1768 ALICE's potential audience has noted that there has been a move toward shocking language in spoken word that challenges political correctness. Their impression is that there is also a focus on the trivial and, in the words of our audience, the inane.
1769 While we agree that there is certainly a place for this, given the taste for edgy language, celebrity gossip and challenging the status quo, the appetite for this style of radio is not universally held by the fans of today's music.
1770 ALICE will offer more respectful language, and balanced, polite and more thorough discussion than is typically found on music radio.
1771 The ALICE listener wants the best of all worlds: they want talk that they describe as relevant; they want music that they would choose to buy.
1772 They no longer feel like scanning through the radio dial, trying to create this listening experience by tuning intermittently to several services, so they are tuning out.
1773 ALICE can bring them back by mixing current, popular, energized music, with respectful, balanced and issue‑based spoken word. We can provide useful information and background, while engaging them in today's recording artists and a greater variety of music from established and new performers.
1774 ALICE will focus spoken word on the topics that are of greatest interest to people ages 35 to 54. Background on music and artists, and insights into production are very important to the passionate music fan.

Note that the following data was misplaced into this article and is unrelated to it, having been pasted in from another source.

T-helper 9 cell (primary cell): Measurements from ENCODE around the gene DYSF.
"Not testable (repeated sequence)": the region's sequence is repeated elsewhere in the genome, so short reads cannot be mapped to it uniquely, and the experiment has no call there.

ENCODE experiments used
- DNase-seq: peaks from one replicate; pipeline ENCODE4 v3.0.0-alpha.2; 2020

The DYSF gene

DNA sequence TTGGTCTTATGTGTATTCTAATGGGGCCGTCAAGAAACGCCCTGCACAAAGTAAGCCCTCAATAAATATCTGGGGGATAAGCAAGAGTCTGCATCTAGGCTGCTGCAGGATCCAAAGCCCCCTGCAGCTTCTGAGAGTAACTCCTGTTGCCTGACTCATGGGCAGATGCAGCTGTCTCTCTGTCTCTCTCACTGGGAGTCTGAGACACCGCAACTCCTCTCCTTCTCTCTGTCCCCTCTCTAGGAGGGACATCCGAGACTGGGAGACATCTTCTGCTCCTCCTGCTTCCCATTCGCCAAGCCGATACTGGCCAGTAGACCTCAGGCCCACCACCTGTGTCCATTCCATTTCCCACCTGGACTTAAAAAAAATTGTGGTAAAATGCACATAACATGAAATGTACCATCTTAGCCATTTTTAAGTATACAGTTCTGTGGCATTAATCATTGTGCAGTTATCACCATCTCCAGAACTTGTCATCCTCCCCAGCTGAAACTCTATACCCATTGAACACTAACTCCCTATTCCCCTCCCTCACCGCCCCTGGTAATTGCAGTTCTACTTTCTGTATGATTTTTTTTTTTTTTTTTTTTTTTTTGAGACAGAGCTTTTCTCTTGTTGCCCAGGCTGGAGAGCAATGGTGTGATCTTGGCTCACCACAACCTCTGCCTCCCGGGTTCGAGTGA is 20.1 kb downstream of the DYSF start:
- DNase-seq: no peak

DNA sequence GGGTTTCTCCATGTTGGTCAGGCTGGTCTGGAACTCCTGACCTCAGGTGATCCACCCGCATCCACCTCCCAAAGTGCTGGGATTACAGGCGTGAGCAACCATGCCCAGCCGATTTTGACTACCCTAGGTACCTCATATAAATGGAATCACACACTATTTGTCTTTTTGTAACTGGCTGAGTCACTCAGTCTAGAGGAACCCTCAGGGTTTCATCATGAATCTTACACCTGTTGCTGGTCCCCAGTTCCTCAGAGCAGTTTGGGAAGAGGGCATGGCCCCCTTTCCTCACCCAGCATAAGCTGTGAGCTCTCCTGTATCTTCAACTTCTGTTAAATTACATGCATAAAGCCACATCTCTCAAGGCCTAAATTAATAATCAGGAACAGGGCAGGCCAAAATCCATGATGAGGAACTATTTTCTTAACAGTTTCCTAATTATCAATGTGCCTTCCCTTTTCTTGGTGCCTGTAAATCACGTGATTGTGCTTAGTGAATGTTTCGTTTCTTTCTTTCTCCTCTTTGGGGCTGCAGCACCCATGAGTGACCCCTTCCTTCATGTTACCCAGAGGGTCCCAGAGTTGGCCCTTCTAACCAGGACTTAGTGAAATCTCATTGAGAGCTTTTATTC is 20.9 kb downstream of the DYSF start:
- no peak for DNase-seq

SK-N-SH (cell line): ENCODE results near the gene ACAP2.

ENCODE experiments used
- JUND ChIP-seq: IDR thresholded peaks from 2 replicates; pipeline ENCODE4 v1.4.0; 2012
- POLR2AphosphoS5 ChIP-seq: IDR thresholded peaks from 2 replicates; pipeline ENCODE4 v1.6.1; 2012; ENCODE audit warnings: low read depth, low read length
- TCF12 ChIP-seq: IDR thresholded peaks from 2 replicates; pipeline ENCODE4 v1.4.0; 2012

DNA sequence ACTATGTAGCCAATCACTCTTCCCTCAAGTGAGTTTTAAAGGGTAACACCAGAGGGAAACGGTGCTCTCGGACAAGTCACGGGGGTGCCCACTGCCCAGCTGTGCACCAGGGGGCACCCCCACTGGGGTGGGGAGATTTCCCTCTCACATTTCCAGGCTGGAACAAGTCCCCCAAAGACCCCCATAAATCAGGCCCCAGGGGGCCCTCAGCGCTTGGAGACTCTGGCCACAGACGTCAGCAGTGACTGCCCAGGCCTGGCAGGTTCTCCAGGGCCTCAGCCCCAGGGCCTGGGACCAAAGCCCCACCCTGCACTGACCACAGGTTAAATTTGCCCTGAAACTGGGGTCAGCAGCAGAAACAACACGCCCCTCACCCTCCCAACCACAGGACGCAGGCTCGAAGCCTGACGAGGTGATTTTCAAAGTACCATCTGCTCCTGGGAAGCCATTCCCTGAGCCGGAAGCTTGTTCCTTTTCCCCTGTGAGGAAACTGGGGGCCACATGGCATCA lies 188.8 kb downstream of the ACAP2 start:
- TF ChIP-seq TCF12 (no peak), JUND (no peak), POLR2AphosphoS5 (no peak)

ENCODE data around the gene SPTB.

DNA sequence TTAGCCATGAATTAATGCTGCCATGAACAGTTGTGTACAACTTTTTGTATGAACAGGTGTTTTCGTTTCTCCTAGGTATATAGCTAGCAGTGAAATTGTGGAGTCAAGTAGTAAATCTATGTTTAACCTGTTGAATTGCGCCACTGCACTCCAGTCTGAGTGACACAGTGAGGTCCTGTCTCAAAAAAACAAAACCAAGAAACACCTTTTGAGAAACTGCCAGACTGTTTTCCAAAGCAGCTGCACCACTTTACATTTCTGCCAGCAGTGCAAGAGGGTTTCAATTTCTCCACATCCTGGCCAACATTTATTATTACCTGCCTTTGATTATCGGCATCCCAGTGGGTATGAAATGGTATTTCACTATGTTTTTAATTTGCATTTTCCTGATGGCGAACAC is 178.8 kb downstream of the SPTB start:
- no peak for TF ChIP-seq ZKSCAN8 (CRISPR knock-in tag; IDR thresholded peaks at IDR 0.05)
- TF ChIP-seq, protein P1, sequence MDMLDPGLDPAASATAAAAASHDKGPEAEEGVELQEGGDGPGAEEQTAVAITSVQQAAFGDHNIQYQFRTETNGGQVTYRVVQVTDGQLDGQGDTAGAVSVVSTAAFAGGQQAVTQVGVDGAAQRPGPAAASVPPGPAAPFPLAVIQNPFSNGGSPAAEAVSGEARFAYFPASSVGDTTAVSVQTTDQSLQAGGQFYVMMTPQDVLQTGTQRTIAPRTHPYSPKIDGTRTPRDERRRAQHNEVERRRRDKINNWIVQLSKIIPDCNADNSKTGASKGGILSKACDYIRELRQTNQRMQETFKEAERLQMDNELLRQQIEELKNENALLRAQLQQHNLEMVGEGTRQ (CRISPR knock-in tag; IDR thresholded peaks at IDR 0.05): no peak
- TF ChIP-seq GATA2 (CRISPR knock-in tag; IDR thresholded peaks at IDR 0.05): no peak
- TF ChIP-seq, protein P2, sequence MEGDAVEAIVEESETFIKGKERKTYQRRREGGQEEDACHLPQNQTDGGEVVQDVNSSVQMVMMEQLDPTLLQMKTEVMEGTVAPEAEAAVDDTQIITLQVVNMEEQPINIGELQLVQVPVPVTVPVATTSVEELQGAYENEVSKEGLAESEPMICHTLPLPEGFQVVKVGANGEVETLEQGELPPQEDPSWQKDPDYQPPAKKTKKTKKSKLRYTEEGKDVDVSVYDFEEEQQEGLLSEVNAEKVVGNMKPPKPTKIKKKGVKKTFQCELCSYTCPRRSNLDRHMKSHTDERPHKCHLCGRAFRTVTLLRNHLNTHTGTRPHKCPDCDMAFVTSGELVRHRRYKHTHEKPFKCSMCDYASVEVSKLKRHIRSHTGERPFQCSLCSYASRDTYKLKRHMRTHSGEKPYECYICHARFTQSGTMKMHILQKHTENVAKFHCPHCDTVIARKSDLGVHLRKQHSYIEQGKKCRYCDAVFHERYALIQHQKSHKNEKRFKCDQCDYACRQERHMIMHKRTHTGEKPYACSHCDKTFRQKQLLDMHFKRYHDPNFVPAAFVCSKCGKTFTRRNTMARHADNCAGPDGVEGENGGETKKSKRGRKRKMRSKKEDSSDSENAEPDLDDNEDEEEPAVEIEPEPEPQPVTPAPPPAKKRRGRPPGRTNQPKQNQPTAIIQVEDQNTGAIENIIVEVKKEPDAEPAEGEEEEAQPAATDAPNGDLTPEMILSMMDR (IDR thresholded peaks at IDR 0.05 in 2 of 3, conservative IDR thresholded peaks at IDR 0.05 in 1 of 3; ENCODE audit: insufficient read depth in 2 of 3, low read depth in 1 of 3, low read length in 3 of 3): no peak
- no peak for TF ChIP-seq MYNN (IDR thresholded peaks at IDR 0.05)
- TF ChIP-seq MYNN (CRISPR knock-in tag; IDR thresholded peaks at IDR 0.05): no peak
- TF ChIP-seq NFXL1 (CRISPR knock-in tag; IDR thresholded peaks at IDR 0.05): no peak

1775 However, there was also an interest in other types of information. Topics for discussion that were recommended include families and children, health and fitness, relationships and lifestyle, finances and fashion, travel and shopping, and primary and secondary careers.
1776 ALICE will marry these two compatible information streams, music and more general interest topics, to create a hybrid that provides intelligent, relevant, and local discussion.
1777 MR. EVANOV: Key to ALICE's identity will be her local focus. We will approach the coverage of the Ottawa market from a different perspective, one that is unique to ALICE.
1778 We will have a full complement of Ottawa‑based reporters, and estimate that 80 percent of our news coverage will be local based.
1779 While the headlines most often will not change, ALICE will present stories from a feminine perspective, and there is a decided difference.
1780 For example, one of the biggest headlines thus far this week has been the devastating loss of life due to the earthquake in China. The key facts of what happened would be presented in the ALICE coverage, but we would also augment the story with details of the local fundraising efforts by the Chinese Community Association of Ottawa.